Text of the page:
Non-profit group Second Nature helps colleges teach and observe sustainable building

Kresge Education Program support helps effort on campuses of community colleges and minority-serving institutions.

December 26, 2011

When Tim Johnston took over as director of plant services at Northeast Texas Community College in 2008, his challenge was to bring the 25-year-old campus infrastructure into the 21st century.

“I was lucky in that I gave the board of trustees a five-year plan, and they decided they wanted me to do it,” says Johnston, who has since overhauled every energy-consuming system on campus with a more efficient, sustainable alternative. “We’ve done quite a lot and we intend on doing more. If you stop, you’re backing up.”

In 2009 Second Nature, an organization that helps colleges and universities practice and teach sustainability, selected Johnston as one of its Kresge Fellows. Funded by a three-year, $1.24 million grant from The Kresge Foundation’s Education Program, the fellowship program allows college staff members to like Johnston to attend a national green building conference. Johnston’s $2,000 stipend let him attend the Greenbuild  International Conference and Expo in Phoenix.

Student Nicholas Eurich installs a solar panel at Northland College in Ashland, Wis., as part of a photovoltaic class. The college offers a distinctive environmental liberal arts curriculum and is committed to apply in practice what it teaches about developing a sustainable future. The college gets support from Kresge grantee Second Nature.Thanks, in part, to information and resources gleaned from that conference Northeast Texas Community College has now opened a new agriculture complex with a Leadership in Energy and Environmental Design Platinum certification. That’s the best rating a building can get based on nationally recognized LEED green building standards.

A $750,000 energy grant through the American Recovery and Reinvestment Act – funding Johnston learned about at the conference – paid for a wind turbine and solar panel system that let the building run completely off the grid and sell excess electricity back to the power company. The Elizabeth Hoggatt Whatley Ag Complex was the second “net-zero” building in Texas when it opened this year, Johnston says.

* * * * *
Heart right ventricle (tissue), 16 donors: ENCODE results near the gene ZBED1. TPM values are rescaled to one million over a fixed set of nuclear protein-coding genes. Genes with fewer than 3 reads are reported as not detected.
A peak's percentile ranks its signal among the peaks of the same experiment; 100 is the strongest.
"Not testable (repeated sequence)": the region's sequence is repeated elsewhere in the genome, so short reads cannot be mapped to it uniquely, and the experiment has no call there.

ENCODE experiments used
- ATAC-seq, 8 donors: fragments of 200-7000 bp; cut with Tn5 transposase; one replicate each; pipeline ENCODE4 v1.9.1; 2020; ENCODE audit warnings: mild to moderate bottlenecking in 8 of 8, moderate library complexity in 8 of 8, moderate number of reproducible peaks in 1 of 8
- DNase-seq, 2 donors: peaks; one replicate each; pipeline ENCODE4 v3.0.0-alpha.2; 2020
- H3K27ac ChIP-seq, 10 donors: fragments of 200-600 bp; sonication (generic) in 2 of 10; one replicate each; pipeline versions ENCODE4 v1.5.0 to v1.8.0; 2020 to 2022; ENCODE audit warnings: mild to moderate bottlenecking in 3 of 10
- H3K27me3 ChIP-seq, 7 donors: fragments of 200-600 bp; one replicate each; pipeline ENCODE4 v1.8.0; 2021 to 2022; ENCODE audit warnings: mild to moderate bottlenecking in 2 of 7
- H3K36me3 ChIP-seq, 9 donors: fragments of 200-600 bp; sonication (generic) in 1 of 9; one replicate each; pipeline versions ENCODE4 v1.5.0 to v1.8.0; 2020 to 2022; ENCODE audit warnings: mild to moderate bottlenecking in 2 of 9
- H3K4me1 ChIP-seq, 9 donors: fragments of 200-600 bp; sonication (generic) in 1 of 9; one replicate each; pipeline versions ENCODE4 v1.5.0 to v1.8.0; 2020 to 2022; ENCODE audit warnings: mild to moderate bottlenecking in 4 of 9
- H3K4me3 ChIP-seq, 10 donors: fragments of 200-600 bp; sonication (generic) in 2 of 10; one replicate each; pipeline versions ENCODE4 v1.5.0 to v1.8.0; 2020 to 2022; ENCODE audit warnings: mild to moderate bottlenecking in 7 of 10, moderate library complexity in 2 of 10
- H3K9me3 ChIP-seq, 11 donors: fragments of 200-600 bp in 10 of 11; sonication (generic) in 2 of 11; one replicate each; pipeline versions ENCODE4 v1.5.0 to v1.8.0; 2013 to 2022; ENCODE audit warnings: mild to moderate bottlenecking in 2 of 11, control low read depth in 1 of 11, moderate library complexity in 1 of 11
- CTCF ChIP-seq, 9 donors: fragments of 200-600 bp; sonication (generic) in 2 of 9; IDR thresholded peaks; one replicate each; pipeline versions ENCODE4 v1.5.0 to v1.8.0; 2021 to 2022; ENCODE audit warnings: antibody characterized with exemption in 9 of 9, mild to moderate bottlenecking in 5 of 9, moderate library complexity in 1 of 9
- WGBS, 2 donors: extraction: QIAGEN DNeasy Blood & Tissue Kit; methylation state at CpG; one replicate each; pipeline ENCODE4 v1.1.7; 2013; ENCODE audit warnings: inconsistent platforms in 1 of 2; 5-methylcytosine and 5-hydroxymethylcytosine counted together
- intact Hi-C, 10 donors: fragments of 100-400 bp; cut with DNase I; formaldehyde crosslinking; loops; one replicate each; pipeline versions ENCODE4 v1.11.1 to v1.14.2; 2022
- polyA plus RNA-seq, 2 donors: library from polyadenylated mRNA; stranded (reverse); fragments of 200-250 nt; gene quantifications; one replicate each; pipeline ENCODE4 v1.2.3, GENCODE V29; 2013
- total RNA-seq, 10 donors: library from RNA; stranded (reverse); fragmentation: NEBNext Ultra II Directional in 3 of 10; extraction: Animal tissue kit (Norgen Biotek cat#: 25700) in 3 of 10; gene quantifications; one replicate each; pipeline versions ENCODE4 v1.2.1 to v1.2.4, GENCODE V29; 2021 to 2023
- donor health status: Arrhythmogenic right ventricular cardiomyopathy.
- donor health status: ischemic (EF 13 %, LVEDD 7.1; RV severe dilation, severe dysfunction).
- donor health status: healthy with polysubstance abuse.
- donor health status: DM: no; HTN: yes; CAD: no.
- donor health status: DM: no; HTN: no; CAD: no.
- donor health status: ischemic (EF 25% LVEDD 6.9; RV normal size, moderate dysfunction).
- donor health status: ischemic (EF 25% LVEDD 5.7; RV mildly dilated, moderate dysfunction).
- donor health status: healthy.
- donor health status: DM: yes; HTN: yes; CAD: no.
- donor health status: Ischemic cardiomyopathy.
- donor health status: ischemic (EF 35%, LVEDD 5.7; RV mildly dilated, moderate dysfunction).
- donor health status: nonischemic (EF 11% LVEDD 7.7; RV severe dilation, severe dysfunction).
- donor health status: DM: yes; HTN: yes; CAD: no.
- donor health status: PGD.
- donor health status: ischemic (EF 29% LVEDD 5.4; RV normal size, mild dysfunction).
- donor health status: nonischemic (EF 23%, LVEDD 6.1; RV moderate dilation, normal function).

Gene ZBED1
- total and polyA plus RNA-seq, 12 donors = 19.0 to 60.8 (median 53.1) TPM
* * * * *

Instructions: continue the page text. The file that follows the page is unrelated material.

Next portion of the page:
Although about half of mainstream colleges and universities are addressing sustainability, most community colleges and minority-serving institutions are not. The reasons range from the perceived daunting up-front cost of building green to a lack of local contractors with green building experience. Sometimes sustainability just isn’t a priority in the institutional culture, says Georges Dyer, vice president of programs at the Boston-based Second Nature.

Second Nature works with colleges and universities to create a culture of energy and environmental sustainability on their campuses so that, for the next generation of leaders, thinking and acting sustainably becomes second nature.

“What Second Nature does that’s so great is help colleges and universities that have fewer resources access the kind of innovations that can help them save real money, which strengthens their bottom line,” says Kresge Education Program Director Bill Moses. Reducing energy costs and overhead allows under-resourced colleges to educate more students, improve faculty pay and upgrade facilities, he says.

Absent that kind of help, there’s a risk that only the best-endowed and resourced institutions will have access to this technology and innovation, Moses says.

The same grant that sent Johnston to Phoenix also helped Second Nature establish, a first-of-its-kind Web portal that provides hundreds of links to green building-related websites, directories of experts and resources for training and funding for higher education institutions.

Other Second Nature programs spread green building know-how to local contractors and create networks and coalitions within higher education, helping institutions learn from each other and then act upon that knowledge.

A more recent one-year, $554,000 grant from Kresge helps Second Nature improve and expand the Advancing Green Building program. Plans include a revolving loan fund to support energy-saving renovations and mentoring for students interested in green careers.

“The leadership of higher education in creating a sustainable future has emerged as a driving force in recent years,” says Anthony Cortese, president of Second Nature. “This grant comes at a critical time to empower minority-serving and financially strained institutions to bring their leadership to the forefront in ways that will help the communities they serve create jobs and become healthier and more secure.”